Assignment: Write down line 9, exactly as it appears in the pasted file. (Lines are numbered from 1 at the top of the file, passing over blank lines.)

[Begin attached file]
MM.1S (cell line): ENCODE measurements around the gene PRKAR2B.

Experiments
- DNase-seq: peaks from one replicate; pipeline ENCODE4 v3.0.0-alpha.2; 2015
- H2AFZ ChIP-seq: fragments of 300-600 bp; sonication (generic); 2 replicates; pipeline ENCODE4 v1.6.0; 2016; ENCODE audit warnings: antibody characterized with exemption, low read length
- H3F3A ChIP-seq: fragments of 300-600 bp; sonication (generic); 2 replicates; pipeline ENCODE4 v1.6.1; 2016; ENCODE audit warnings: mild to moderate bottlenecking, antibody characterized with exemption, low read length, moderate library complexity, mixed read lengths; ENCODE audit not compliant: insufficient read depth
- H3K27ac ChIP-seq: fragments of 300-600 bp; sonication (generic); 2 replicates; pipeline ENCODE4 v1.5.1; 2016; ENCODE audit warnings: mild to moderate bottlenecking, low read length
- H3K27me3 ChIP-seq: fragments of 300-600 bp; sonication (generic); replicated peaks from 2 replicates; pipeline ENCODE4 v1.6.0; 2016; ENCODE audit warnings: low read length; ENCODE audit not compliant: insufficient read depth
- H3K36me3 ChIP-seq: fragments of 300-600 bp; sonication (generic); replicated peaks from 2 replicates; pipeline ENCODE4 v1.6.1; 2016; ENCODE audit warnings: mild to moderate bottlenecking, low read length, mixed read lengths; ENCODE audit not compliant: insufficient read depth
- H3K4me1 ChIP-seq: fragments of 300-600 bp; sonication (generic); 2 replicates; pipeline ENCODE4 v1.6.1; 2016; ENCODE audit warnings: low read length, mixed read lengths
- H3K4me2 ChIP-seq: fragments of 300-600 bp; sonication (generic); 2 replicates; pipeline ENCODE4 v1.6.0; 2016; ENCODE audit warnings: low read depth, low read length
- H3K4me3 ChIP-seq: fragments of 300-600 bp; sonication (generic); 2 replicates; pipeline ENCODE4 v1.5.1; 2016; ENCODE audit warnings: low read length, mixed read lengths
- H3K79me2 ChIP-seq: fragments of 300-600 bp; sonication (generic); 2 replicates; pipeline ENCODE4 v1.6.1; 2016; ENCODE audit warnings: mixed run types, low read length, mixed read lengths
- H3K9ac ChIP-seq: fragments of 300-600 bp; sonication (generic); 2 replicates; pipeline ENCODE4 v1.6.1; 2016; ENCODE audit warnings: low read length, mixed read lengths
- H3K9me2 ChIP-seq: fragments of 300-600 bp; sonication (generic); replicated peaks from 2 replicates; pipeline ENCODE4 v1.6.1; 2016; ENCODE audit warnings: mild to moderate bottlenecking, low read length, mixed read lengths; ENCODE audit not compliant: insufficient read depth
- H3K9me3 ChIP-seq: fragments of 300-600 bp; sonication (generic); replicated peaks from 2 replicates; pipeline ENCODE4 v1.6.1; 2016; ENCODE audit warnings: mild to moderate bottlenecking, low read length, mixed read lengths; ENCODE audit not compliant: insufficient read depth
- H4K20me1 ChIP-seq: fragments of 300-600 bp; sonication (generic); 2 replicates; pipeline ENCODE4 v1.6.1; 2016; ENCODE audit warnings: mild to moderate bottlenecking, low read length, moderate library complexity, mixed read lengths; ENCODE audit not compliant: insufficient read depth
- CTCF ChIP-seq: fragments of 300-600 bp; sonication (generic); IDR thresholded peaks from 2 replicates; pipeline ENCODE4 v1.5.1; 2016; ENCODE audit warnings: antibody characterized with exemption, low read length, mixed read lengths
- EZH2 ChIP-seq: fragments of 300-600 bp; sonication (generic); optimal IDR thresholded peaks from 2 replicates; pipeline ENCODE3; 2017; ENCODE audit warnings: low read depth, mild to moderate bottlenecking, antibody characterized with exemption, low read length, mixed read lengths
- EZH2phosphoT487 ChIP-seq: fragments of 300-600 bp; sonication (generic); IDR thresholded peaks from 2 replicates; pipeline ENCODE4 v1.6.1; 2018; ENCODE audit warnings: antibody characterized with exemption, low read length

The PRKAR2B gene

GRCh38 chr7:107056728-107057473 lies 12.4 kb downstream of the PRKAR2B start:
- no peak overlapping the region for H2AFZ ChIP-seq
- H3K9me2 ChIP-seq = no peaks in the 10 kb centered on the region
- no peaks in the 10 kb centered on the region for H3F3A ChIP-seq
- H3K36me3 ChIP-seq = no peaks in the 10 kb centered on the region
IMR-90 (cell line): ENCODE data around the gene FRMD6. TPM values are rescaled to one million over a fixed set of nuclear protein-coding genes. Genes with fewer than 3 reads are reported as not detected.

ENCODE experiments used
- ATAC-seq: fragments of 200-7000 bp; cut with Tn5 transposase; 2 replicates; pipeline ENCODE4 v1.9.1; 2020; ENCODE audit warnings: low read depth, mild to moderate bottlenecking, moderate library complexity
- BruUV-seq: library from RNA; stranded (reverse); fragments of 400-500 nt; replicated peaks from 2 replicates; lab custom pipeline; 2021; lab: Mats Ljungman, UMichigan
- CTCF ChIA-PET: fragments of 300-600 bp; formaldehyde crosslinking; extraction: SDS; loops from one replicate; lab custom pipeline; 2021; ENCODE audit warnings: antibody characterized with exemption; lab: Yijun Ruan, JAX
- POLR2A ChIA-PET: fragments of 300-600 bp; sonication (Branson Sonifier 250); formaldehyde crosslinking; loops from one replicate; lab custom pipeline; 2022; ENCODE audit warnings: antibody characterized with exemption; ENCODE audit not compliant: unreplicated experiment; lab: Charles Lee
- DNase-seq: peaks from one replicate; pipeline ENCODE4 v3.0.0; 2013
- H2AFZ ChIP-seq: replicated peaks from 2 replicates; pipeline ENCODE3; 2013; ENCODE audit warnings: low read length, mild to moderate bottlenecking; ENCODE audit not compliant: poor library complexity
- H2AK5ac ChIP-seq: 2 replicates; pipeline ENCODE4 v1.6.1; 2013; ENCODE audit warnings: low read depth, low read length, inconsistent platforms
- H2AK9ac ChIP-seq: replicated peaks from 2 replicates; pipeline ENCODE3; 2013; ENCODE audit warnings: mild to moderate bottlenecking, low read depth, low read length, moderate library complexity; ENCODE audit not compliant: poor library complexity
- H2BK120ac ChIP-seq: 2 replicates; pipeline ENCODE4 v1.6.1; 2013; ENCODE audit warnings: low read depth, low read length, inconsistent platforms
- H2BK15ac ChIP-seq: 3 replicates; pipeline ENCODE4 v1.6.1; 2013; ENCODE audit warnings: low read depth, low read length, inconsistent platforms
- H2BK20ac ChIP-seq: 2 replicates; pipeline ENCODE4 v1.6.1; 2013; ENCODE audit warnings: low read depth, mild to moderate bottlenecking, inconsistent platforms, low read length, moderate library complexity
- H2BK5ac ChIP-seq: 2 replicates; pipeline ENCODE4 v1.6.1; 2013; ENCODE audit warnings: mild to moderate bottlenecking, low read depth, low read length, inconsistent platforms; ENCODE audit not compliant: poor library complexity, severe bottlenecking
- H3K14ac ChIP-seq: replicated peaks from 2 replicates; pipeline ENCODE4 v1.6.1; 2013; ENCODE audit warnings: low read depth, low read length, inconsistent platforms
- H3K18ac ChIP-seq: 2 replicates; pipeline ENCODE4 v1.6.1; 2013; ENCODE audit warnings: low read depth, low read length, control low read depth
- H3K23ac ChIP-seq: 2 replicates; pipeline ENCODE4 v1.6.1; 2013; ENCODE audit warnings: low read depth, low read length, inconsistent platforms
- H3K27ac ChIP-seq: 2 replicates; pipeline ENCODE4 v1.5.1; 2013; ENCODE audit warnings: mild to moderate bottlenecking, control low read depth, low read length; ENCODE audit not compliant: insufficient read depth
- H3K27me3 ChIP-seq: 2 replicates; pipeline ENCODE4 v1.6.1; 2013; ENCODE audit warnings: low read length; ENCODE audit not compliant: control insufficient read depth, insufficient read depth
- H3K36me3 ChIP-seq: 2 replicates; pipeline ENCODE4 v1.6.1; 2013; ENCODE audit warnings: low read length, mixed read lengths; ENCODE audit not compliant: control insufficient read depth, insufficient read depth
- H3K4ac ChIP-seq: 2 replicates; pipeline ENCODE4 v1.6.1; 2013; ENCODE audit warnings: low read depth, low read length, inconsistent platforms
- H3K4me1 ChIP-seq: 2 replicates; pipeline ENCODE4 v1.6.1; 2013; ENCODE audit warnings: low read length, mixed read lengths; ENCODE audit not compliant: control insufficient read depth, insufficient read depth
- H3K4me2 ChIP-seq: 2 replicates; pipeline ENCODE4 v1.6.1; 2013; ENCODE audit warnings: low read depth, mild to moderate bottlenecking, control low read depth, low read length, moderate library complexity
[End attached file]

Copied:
- H3K4me1 ChIP-seq: fragments of 300-600 bp; sonication (generic); 2 replicates; pipeline ENCODE4 v1.6.1; 2016; ENCODE audit warnings: low read length, mixed read lengths